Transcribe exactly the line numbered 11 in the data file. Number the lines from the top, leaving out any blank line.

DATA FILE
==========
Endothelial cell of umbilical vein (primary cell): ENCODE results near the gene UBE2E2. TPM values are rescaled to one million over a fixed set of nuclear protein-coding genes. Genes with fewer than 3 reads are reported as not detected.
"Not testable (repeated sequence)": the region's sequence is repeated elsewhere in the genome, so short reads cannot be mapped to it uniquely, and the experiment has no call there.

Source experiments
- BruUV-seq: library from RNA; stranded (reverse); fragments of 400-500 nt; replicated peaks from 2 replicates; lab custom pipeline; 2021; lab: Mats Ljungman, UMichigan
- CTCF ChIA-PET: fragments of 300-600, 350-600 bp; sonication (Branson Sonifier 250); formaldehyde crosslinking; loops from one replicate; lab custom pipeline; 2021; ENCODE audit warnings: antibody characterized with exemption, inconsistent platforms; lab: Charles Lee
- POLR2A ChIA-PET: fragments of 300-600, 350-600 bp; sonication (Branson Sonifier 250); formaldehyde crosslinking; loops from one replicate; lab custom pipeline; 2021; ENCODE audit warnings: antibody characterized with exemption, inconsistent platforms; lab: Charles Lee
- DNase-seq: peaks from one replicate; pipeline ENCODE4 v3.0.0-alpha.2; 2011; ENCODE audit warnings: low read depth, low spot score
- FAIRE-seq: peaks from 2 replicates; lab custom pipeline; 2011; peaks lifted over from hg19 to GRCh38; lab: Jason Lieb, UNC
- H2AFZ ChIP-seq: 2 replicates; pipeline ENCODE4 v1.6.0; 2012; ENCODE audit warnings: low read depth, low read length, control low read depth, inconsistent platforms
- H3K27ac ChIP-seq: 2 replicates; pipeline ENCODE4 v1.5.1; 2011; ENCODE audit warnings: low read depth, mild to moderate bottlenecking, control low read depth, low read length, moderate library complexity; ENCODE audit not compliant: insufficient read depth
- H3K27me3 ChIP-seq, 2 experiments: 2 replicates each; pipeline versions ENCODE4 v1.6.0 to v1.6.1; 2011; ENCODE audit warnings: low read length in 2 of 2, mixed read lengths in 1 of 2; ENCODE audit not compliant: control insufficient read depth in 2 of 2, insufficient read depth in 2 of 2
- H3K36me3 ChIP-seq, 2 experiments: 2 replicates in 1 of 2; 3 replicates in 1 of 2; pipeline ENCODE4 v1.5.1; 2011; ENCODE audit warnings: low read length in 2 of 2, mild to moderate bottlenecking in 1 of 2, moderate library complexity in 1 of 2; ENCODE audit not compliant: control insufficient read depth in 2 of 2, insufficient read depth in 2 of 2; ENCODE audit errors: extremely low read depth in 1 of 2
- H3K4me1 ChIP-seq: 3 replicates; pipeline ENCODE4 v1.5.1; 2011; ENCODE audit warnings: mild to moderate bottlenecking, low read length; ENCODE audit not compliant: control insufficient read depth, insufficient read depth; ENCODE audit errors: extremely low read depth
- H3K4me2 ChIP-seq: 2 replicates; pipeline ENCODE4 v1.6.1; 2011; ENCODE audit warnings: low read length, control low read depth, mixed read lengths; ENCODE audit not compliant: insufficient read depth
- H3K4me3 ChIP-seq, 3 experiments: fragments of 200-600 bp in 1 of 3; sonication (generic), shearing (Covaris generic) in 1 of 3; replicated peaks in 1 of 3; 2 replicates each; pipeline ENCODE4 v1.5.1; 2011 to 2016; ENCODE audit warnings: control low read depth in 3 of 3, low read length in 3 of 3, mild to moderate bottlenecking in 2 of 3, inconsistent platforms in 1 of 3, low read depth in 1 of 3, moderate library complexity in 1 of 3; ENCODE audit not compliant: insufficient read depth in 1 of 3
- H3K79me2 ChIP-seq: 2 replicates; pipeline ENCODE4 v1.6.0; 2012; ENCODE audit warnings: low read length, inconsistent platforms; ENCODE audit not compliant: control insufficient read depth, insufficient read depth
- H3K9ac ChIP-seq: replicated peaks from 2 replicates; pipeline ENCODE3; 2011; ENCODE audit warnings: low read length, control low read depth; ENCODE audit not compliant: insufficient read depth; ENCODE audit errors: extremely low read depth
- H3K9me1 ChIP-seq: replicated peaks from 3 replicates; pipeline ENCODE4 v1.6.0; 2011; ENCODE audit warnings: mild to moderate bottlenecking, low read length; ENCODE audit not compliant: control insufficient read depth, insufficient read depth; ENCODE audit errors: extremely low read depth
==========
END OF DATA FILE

- H3K27me3 ChIP-seq, 2 experiments: 2 replicates each; pipeline versions ENCODE4 v1.6.0 to v1.6.1; 2011; ENCODE audit warnings: low read length in 2 of 2, mixed read lengths in 1 of 2; ENCODE audit not compliant: control insufficient read depth in 2 of 2, insufficient read depth in 2 of 2